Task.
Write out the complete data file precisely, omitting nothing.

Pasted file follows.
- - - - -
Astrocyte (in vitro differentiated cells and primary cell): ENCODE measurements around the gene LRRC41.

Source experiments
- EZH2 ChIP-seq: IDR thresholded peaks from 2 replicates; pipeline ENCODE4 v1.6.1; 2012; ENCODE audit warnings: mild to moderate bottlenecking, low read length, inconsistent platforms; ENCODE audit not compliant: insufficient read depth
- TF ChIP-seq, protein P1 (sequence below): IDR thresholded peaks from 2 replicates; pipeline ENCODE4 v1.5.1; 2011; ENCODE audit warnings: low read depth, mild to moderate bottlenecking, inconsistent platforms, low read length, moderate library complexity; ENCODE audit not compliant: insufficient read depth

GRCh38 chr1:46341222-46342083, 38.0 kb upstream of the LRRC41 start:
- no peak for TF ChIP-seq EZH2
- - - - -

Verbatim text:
Astrocyte (in vitro differentiated cells and primary cell): ENCODE measurements around the gene LRRC41.

Source experiments
- EZH2 ChIP-seq: IDR thresholded peaks from 2 replicates; pipeline ENCODE4 v1.6.1; 2012; ENCODE audit warnings: mild to moderate bottlenecking, low read length, inconsistent platforms; ENCODE audit not compliant: insufficient read depth
- TF ChIP-seq, protein P1 (sequence below): IDR thresholded peaks from 2 replicates; pipeline ENCODE4 v1.5.1; 2011; ENCODE audit warnings: low read depth, mild to moderate bottlenecking, inconsistent platforms, low read length, moderate library complexity; ENCODE audit not compliant: insufficient read depth

GRCh38 chr1:46341222-46342083, 38.0 kb upstream of the LRRC41 start:
- no peak for TF ChIP-seq EZH2